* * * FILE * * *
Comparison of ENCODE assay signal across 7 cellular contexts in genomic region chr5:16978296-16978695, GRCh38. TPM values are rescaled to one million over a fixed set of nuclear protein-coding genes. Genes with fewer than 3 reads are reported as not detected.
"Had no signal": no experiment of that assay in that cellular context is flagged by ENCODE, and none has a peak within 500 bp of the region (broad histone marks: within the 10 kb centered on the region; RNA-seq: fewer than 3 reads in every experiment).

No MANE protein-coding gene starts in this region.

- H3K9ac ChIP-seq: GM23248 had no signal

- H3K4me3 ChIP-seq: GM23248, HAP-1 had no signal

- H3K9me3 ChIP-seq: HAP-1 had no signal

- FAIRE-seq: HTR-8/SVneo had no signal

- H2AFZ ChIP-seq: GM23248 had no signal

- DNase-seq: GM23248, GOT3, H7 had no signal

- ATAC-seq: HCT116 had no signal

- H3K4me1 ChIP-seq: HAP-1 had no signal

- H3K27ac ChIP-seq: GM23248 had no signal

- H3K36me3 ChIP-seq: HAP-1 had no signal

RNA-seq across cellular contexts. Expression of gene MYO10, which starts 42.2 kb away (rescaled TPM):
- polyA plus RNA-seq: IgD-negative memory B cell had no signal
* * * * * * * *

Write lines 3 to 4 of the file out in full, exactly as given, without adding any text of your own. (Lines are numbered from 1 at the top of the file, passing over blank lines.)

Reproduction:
No MANE protein-coding gene starts in this region.

- H3K9ac ChIP-seq: GM23248 had no signal